As an organisation committed to social justice and overcoming social division and exclusion, we strongly oppose this Bill which will reduce access to social security for migrants granted permanent residency by:
- increasing the Newly Arrived Residents Waiting Period that applies to various concessions and working-age payments, such as Newstart and Youth Allowance, from two years to three years;
- introducing a three-year waiting period to a range of payments that are currently immediately available, including Family Tax Benefit, Carer Allowance, and Parental Leave Pay; and,
- extending the Assurance of Support requirement for family visas (where a person agrees to be financially responsible for a new migrant) from two years to three years.
The Bill will slash $1.3 billion from social security payments. Around 50,000 families will lose income; 30,000 individuals will have to wait longer for income support payments; and an estimated 110,000 children will be adversely affected.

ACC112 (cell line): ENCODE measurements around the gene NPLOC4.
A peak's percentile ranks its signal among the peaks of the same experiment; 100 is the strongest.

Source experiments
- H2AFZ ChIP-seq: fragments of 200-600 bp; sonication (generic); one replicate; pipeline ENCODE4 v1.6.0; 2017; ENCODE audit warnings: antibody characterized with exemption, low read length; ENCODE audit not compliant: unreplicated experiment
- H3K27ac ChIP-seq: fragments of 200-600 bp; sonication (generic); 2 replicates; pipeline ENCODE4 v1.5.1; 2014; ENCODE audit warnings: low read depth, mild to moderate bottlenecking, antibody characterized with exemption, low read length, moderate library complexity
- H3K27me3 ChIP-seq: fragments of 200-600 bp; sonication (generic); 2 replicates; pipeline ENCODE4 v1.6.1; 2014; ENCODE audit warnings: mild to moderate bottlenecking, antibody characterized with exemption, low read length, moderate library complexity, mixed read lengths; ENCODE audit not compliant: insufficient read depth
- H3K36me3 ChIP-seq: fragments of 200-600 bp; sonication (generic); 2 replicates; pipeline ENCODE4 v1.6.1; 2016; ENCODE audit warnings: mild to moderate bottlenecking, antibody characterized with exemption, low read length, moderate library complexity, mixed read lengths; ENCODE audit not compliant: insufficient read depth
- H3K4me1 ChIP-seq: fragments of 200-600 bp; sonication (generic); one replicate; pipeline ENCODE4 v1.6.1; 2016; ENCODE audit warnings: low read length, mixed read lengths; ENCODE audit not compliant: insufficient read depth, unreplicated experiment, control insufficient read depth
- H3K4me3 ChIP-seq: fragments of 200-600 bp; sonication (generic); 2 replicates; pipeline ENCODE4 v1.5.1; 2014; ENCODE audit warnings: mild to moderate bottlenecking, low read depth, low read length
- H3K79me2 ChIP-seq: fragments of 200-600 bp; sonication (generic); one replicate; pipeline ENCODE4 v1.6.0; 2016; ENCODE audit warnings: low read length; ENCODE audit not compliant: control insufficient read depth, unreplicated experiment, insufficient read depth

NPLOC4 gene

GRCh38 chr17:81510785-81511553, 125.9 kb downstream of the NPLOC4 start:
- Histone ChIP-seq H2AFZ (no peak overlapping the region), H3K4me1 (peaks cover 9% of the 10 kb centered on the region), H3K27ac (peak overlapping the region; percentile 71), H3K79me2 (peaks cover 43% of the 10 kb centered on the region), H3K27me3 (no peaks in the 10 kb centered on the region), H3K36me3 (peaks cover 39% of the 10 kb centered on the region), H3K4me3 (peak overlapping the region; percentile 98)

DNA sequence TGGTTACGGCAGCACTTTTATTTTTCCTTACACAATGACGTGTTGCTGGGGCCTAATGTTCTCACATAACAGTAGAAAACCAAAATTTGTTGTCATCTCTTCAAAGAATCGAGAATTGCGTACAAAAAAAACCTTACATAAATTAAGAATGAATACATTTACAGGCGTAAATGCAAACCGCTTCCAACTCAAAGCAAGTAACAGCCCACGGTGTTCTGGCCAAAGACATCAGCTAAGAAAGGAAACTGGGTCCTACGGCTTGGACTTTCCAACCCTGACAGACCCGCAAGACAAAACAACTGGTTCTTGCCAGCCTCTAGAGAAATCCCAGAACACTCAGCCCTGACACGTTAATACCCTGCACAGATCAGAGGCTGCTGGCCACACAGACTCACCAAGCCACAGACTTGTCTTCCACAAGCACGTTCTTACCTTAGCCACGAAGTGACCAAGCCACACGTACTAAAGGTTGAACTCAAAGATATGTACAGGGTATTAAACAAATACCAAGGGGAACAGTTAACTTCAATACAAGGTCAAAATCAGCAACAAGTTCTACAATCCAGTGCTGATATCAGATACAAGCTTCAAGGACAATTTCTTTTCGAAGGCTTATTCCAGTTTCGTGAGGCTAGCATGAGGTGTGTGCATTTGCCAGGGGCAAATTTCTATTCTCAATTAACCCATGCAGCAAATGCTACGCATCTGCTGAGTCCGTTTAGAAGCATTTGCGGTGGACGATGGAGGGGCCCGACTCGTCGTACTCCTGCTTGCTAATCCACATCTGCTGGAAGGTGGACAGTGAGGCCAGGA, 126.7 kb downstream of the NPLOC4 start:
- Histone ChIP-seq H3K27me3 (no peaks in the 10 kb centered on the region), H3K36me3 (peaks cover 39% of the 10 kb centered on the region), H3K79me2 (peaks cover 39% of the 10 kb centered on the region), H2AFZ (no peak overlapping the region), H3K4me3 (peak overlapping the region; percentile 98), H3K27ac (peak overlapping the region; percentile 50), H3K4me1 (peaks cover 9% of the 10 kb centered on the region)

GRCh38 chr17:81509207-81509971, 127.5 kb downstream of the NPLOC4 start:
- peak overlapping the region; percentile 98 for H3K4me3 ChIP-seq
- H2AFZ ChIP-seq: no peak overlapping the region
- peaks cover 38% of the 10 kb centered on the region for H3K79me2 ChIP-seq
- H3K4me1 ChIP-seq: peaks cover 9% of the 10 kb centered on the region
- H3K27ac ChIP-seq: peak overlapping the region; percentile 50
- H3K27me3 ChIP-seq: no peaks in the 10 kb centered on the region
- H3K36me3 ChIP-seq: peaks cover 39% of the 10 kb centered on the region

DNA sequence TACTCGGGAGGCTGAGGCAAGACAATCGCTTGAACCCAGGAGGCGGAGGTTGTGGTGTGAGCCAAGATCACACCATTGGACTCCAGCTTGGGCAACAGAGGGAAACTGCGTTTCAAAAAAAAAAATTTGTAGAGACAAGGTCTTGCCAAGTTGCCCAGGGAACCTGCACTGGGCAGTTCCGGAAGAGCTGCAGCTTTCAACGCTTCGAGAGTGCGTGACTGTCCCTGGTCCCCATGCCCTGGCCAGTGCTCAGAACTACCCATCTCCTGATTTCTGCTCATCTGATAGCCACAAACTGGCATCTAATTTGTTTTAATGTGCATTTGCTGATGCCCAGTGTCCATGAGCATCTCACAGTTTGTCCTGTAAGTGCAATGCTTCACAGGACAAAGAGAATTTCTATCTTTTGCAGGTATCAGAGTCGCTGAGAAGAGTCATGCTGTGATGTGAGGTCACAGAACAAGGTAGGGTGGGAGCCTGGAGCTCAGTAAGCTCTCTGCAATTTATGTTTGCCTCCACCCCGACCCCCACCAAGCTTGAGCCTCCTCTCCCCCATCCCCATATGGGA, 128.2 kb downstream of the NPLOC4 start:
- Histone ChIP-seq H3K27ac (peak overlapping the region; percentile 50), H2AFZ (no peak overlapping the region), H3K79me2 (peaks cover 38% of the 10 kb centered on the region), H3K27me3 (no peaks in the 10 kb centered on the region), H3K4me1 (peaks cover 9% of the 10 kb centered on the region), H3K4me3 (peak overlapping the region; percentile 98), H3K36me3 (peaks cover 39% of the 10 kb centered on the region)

We contest the Government’s rationale for this Bill; question its assertion that it is necessary to repair the budget; and challenge the claim that cutting people off from social security fosters “self-sufficiency”. Our social security system should be needs-based and non-discriminatory - not based on arbitrary social demarcations based on immigration status. Such a move is discriminatory and divisive, and risks creating an underclass of migrants cut off from the basic rights and supports afforded to other residents.
Appropriate and timely support during the initial years following migration is critical to settlement outcomes. Denying access to social security will merely deepen vulnerability and disadvantage, particularly among the the most marginalised migrant cohorts including women experiencing domestic violence, precarious workers vulnerable to exploitation, pregnant women in insecure work, and children living in low-income families. Without access to a safety net, such groups risk being trapped in a cycle of poverty, precarity and vulnerability. In the context of an increasingly toxic political debate around migration, we believe such proposals represent a disturbing shift in our system of social protection and support, and one that must be actively resisted.
We believe, in short, that this Bill is unjust, unnecessary and divisive, and we urge the Committee to recommend that it be rejected.